In 1976, Flores bought an L&L restaurant as a gift for his mother. He took over operations in 1990 and quickly grew the company.

Today, more than 180 L&L franchises serving plate lunches at fast-food prices are located in Hawaii, on the U.S. Mainland, and in Japan, New Zealand and American Samoa.

In addition to his company’s rapid success, Flores is a respected community leader. He has created entrepreneurial programs for minorities, mentored hundreds of business owners and helped to raise $14.2 million to build the Filipino Community Center, now the heart of economic development and revitalization in Waipahu.

Building the center has been his biggest challenge. “It was an impossible dream for the community, and I thought it might never happen,” Flores says.

Flores’ community involvement is “genuine and well beyond his business or professional responsibilities,” says Keith Shimomura, assistant vice president and manager for Hawaii National Bank, who nominated Flores. “He has achieved his American dream and now works to help others achieve the same success.”

Flores’ community involvement is “genuine and well beyond his business or professional responsibilities.”

     Photo: Strategic Financial Concepts LLC

Financial Services Champion

Patrick Garcia, business development manager, Strategic Financial Concepts LLC

Patrick Garcia once advised a client about starting a food service. After their fourth meeting, however, the client admitted he’d rather sell his own artwork. Garcia encouraged him to pursue his passion and, today, the man’s business grosses more than $350,000 annually.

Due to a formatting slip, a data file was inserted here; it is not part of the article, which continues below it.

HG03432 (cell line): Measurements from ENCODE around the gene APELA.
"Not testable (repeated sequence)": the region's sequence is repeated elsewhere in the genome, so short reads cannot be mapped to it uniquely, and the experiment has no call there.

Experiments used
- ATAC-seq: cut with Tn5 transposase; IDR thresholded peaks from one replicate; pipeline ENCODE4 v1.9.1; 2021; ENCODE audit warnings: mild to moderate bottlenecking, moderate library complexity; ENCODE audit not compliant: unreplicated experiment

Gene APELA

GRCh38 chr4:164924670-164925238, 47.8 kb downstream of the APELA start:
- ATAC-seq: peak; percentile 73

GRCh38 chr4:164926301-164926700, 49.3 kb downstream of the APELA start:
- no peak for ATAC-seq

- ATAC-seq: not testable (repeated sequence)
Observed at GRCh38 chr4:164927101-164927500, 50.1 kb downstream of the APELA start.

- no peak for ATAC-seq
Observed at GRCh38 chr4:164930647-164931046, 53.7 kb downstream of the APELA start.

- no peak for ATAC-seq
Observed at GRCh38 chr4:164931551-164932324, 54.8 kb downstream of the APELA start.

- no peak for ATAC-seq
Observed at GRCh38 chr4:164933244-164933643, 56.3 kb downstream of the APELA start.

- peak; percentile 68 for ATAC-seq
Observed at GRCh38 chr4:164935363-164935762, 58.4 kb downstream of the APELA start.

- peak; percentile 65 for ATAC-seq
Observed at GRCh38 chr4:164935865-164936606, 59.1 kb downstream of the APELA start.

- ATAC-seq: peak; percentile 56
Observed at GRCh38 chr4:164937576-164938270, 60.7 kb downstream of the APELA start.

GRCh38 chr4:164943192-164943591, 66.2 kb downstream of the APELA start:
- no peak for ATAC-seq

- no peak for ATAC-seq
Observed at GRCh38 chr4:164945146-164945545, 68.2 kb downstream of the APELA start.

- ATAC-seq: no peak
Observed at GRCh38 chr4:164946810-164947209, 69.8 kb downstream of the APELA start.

“Those are the things we look for,” says Garcia, who founded Strategic, an alternative investment firm, with business partner Rey Agustin, in March 2007. “By working with a businessperson’s heart and soul, we get a higher success rate, versus a 60-page business plan.”

A self-taught investor, Garcia previously owned insurance and mortgage firms and worked with private investors. Today, his company’s clients run the gamut from individuals living in transitional shelters to corporations with $20 million in gross annual sales.

“The company’s comprehensive approach to businesses appeals to a broad range of people, from startups to well-established firms,” says Lauren Tanouye, a Bank of Hawaii business banking officer, who nominated Garcia.
They met at a Waianae transitional home, where Garcia advised residents. “He always sticks to the fundamentals of running a business, through good and bad times,” Tanouye says.

“By working with a businessperson’s heart and soul, we get a higher success rate, versus a 60-page business plan.”

     Photo: Bishop & Co Inc.

Women in Business Champion

Judy Bishop, president and owner, Bishop & Co. Inc.

Bishop believes so strongly in women’s business ownership that she is mentoring her own staff of women to possibly take over someday as owners or managers of her employment agency.

“I have been a supporter of women in business for as long as I have been a businesswoman,” she says. Bishop started the company in 2006 after acquiring the assets of CTA Staffing, where she had been general manager for five years. She has more than 30 years of staffing experience.

Kevin T. Sakamoto, senior VP and regional manager at Bank of Hawaii, praises Bishop’s support of women, which includes work as a board member for the Women’s Fund of Hawaii and the Organization of Women Leaders.

“Judy has a passion that makes her special,” says Sakamoto, who nominated Bishop for the SBA award.
Bishop cites women’s passion for what they do as a reason they make great business owners. “They are willing to do the dirty work as long as they are fulfilled. They know hard work and ... how to wear every hat!”

“I have been a supporter of women in business for as long as I have been a businesswoman.”